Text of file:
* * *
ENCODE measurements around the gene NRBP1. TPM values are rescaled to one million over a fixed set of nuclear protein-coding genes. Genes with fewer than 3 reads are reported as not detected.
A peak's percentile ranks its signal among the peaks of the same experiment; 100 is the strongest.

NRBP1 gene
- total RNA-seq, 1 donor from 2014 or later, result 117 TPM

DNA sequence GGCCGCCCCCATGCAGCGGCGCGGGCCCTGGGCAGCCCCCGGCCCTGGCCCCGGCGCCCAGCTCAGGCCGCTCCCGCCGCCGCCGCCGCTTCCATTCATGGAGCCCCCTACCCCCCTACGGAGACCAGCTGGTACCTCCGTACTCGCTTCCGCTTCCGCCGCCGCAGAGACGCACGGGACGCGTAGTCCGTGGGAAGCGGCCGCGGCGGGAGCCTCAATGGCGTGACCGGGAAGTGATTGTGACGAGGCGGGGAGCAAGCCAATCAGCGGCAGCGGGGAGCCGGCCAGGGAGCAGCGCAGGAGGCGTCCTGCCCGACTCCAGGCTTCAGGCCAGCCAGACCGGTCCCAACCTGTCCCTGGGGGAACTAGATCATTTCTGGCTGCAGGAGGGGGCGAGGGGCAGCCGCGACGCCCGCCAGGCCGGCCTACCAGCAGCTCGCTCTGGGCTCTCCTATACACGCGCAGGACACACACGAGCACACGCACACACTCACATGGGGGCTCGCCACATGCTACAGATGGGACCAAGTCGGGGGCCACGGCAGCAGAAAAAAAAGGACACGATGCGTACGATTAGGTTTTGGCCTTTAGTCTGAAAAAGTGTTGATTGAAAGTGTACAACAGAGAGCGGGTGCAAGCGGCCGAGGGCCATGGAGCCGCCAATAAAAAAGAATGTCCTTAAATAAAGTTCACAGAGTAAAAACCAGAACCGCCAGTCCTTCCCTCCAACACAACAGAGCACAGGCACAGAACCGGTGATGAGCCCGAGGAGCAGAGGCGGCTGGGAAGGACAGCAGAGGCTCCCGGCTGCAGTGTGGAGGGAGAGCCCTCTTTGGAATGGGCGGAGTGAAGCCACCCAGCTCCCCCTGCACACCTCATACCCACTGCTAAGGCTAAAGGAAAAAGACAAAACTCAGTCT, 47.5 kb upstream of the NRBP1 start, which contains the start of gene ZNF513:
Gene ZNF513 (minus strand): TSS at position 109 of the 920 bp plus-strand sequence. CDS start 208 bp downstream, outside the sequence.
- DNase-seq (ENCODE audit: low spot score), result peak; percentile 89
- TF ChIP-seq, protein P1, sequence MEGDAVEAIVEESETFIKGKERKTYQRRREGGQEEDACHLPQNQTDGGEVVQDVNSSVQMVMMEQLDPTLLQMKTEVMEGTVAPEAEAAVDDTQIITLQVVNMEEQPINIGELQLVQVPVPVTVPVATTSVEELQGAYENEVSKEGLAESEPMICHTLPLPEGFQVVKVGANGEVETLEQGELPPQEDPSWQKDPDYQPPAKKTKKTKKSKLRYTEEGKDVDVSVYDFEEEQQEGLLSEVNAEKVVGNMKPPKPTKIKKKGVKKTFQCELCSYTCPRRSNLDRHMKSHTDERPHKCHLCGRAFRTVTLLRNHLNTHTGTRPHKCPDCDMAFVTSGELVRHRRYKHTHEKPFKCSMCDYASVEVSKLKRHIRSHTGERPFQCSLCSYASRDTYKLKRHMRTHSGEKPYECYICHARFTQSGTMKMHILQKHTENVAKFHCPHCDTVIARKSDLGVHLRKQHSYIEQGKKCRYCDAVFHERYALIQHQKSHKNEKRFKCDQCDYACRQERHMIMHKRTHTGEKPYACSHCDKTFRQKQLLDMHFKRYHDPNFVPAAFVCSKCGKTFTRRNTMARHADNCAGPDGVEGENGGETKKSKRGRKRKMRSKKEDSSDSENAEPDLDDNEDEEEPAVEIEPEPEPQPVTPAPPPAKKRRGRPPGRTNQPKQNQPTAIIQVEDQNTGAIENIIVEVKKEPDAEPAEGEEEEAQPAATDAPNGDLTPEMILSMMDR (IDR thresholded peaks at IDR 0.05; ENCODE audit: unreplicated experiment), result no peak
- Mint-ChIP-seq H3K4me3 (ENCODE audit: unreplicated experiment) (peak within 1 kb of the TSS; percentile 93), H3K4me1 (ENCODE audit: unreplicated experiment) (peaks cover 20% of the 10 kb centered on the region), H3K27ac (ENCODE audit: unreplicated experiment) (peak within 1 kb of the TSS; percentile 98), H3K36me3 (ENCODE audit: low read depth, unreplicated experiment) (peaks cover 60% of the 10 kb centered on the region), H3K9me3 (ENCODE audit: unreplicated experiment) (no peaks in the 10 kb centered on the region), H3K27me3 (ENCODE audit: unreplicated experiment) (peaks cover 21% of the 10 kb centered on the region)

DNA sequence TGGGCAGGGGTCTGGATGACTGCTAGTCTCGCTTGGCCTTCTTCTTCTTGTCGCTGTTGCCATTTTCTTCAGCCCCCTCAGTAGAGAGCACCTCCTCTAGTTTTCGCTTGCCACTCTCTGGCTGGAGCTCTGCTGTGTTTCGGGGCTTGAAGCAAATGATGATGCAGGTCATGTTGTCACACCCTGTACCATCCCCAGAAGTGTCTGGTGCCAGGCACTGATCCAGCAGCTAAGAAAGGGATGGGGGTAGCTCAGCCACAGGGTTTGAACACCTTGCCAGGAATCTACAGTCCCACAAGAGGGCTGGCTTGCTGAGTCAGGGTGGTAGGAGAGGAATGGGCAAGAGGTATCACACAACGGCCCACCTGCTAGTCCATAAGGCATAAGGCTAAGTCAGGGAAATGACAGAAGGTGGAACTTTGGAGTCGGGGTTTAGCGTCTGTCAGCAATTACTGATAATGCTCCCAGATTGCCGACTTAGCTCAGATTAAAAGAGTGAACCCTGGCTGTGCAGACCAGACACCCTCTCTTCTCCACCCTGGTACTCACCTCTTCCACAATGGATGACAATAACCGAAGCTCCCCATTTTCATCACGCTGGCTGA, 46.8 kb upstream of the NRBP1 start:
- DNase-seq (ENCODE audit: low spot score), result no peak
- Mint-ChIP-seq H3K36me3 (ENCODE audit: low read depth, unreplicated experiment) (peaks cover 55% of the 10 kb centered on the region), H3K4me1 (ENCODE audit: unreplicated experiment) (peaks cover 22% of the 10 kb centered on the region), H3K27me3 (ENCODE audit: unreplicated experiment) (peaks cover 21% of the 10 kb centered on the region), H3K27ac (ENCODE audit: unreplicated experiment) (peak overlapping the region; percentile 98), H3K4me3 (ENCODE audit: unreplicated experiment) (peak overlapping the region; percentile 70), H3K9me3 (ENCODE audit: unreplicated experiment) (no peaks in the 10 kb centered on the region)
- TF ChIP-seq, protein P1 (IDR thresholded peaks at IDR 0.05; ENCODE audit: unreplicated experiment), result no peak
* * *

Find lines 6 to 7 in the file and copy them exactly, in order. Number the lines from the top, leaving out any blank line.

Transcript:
Gene ZNF513 (minus strand): TSS at position 109 of the 920 bp plus-strand sequence. CDS start 208 bp downstream, outside the sequence.
- DNase-seq (ENCODE audit: low spot score), result peak; percentile 89